The 20th century saw a great resurgence in wine writing, particularly in Britain. Much of the credit has been laid at the door of Professor George saintsbury, whose vinous reminiscences, Notes on a Cellar-Book (1920), were written when he was 75 years old. While this erudite miscellany of thoughts is an enjoyable read, there are many who consider it overrated despite its commercial success. (It was reprinted twice within four months and has run through many editions since.)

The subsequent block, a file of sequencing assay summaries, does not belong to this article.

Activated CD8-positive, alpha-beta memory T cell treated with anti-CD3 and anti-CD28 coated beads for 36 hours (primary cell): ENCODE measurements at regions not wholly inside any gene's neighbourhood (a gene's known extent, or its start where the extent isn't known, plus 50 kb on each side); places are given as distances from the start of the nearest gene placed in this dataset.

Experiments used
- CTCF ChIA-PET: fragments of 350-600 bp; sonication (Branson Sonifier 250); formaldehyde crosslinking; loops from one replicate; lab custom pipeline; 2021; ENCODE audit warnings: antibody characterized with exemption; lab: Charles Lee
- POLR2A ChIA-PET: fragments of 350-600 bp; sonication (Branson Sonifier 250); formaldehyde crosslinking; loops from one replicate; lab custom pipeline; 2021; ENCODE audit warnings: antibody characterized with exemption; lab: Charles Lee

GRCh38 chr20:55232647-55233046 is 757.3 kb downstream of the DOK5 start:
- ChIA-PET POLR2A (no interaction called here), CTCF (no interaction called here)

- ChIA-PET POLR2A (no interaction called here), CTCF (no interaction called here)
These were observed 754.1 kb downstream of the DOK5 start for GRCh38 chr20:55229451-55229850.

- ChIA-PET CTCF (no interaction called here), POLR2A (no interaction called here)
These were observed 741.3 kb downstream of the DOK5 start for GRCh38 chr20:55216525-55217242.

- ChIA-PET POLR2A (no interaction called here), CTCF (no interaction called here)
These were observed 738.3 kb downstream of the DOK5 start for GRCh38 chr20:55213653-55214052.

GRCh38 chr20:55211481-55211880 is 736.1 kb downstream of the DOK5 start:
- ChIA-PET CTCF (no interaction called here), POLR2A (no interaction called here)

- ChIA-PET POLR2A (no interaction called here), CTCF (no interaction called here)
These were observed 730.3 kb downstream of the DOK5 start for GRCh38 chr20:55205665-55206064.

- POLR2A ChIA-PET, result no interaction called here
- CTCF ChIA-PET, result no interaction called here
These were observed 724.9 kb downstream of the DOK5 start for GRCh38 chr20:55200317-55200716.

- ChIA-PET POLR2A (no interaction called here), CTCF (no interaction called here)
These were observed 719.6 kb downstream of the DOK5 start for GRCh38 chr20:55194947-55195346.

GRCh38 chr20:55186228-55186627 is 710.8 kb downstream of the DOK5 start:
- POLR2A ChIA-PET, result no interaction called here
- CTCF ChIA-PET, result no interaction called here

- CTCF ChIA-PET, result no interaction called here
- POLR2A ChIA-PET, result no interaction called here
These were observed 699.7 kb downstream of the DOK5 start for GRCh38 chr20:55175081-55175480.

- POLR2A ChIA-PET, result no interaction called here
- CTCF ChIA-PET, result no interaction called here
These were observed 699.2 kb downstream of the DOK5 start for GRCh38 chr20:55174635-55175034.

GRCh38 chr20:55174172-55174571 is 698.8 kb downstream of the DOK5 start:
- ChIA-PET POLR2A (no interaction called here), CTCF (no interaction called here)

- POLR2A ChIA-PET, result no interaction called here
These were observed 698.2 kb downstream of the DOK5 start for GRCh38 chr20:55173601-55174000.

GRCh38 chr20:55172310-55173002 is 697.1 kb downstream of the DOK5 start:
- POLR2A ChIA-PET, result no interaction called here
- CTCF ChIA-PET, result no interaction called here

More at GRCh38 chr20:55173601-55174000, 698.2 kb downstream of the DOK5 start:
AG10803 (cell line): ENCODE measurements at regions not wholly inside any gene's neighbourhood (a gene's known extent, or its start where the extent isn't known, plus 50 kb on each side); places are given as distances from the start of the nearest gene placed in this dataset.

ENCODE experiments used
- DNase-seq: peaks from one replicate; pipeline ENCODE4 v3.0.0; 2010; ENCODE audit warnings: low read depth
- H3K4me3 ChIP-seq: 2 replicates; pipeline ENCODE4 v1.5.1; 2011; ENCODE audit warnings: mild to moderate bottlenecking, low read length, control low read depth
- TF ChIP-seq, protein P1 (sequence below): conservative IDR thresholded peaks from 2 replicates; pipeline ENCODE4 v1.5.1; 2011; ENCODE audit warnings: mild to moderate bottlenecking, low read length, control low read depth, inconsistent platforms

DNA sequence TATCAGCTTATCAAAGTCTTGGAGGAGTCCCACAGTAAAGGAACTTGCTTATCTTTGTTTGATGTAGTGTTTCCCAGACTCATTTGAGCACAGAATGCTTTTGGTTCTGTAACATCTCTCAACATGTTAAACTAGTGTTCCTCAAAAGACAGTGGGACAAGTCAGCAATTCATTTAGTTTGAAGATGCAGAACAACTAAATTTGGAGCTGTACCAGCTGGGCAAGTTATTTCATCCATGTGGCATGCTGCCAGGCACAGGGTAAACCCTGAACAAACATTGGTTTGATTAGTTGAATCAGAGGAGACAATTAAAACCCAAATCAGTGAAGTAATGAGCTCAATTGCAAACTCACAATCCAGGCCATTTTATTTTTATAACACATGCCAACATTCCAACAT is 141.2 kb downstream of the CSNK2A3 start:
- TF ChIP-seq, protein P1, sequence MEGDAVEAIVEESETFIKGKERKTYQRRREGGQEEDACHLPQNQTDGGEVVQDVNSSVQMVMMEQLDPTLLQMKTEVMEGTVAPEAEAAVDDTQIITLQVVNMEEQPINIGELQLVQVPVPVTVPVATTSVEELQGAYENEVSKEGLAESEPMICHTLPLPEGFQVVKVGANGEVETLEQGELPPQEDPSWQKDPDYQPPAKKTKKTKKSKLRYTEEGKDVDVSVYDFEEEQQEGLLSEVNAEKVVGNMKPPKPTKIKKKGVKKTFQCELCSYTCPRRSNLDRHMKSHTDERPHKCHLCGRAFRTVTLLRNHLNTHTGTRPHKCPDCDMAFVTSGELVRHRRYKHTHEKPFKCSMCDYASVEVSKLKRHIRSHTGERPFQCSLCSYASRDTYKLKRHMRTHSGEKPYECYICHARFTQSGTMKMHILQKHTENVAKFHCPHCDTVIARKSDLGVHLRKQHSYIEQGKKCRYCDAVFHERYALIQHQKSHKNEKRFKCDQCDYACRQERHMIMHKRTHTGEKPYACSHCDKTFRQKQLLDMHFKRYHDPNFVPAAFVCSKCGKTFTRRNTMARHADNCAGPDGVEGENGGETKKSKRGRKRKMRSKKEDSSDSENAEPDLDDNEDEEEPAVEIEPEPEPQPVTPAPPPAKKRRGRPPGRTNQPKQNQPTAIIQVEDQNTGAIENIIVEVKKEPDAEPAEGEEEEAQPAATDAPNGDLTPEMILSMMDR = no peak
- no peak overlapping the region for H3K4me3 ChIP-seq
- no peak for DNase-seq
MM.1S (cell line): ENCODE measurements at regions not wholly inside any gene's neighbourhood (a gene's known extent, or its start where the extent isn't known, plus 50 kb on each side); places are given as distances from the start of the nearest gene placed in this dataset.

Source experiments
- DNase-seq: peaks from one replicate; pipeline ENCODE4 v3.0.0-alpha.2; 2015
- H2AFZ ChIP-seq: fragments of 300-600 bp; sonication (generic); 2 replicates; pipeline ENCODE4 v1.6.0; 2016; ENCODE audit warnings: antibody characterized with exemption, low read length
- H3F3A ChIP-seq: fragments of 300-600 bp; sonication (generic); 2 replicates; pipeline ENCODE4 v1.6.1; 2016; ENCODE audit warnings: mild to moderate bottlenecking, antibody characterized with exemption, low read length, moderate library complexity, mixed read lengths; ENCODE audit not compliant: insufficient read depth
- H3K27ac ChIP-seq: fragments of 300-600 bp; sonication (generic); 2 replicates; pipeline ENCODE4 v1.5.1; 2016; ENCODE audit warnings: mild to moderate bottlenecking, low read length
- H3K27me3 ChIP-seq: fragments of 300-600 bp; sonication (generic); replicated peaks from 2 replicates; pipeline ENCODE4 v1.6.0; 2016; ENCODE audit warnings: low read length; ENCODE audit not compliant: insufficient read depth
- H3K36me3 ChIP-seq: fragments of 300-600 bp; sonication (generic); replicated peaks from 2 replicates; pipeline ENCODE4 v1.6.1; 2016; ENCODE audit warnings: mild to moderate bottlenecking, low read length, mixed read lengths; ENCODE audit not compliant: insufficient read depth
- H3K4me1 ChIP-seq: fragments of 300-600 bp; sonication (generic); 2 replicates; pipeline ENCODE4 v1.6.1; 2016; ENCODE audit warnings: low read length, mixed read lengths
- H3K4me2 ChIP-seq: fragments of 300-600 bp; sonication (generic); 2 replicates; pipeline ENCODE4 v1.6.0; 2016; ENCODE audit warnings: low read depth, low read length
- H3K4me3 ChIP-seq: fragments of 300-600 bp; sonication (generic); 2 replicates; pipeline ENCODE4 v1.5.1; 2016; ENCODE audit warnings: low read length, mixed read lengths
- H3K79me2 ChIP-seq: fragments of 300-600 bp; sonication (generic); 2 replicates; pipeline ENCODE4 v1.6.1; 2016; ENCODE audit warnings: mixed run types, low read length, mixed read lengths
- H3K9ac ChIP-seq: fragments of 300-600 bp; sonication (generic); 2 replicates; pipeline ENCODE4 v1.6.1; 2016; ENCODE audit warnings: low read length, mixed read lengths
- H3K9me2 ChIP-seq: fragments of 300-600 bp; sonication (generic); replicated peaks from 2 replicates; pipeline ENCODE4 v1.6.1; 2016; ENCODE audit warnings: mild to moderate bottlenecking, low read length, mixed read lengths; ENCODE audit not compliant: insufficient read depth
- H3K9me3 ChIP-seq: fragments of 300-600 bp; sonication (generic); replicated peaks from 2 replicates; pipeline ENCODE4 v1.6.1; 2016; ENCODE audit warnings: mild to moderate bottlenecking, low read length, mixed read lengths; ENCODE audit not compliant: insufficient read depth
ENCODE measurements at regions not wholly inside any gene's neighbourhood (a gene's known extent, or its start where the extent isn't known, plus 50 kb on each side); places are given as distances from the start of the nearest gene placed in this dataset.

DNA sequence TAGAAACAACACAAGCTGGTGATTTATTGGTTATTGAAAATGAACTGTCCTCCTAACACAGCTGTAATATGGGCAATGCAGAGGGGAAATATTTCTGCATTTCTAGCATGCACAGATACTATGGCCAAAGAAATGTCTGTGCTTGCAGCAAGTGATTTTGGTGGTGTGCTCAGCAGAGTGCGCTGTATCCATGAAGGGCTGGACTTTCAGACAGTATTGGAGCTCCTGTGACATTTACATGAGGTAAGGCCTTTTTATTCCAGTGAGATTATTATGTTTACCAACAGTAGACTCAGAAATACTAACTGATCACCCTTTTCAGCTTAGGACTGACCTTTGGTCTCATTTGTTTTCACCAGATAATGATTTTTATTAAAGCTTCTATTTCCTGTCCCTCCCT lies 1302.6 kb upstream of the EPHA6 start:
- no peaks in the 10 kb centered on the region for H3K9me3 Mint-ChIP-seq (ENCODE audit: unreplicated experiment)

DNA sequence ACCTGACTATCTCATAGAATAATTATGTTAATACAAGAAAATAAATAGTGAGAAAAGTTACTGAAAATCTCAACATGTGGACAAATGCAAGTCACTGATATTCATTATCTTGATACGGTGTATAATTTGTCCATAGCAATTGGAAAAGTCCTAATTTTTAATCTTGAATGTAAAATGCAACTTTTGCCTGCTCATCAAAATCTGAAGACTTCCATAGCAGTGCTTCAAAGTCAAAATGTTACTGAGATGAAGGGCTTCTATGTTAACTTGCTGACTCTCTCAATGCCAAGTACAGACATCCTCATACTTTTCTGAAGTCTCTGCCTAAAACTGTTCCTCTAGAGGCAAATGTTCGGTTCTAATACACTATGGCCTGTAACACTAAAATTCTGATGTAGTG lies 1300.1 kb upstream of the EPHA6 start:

What it did prove, however, was that there was a demand for books on wine and authors soon appeared to satisfy that demand. In the main, they fall into two fields, the reminiscent and the relevant. One of the finest of the former is H. Warner Allen, a journalist with a deep love for wine and its history. Much of his work is memories of bottles of vintages long past. His A History of Wine (1961) is, however, necessary reading for any wine enthusiast. Others who might be said to be in this group were Maurice Healy and Stephen Gwynn. All of them were highly educated men, for whom drinking fine wines was a part of everyday life.